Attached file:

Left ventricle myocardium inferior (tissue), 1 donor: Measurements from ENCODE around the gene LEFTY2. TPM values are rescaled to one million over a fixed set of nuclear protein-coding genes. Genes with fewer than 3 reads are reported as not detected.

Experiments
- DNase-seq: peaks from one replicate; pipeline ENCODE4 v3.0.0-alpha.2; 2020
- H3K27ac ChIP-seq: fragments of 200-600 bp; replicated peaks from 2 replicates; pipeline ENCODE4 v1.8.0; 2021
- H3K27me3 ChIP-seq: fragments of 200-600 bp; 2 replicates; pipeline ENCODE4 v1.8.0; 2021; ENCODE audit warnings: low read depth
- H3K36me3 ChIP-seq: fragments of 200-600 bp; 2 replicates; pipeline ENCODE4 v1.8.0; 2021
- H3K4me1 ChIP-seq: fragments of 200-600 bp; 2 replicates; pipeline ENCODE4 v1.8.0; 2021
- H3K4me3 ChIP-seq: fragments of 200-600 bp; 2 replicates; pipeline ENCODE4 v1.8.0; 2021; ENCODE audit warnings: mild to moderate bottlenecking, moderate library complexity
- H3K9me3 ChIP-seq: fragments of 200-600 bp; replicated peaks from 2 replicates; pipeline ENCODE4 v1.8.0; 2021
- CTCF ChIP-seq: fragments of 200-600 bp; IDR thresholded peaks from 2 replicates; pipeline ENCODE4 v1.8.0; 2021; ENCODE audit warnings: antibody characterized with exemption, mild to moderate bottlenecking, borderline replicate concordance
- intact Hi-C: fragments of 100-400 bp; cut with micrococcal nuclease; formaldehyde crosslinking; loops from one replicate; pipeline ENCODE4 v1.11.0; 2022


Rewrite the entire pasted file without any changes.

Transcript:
Left ventricle myocardium inferior (tissue), 1 donor: Measurements from ENCODE around the gene LEFTY2. TPM values are rescaled to one million over a fixed set of nuclear protein-coding genes. Genes with fewer than 3 reads are reported as not detected.

Experiments
- DNase-seq: peaks from one replicate; pipeline ENCODE4 v3.0.0-alpha.2; 2020
- H3K27ac ChIP-seq: fragments of 200-600 bp; replicated peaks from 2 replicates; pipeline ENCODE4 v1.8.0; 2021
- H3K27me3 ChIP-seq: fragments of 200-600 bp; 2 replicates; pipeline ENCODE4 v1.8.0; 2021; ENCODE audit warnings: low read depth
- H3K36me3 ChIP-seq: fragments of 200-600 bp; 2 replicates; pipeline ENCODE4 v1.8.0; 2021
- H3K4me1 ChIP-seq: fragments of 200-600 bp; 2 replicates; pipeline ENCODE4 v1.8.0; 2021
- H3K4me3 ChIP-seq: fragments of 200-600 bp; 2 replicates; pipeline ENCODE4 v1.8.0; 2021; ENCODE audit warnings: mild to moderate bottlenecking, moderate library complexity
- H3K9me3 ChIP-seq: fragments of 200-600 bp; replicated peaks from 2 replicates; pipeline ENCODE4 v1.8.0; 2021
- CTCF ChIP-seq: fragments of 200-600 bp; IDR thresholded peaks from 2 replicates; pipeline ENCODE4 v1.8.0; 2021; ENCODE audit warnings: antibody characterized with exemption, mild to moderate bottlenecking, borderline replicate concordance
- intact Hi-C: fragments of 100-400 bp; cut with micrococcal nuclease; formaldehyde crosslinking; loops from one replicate; pipeline ENCODE4 v1.11.0; 2022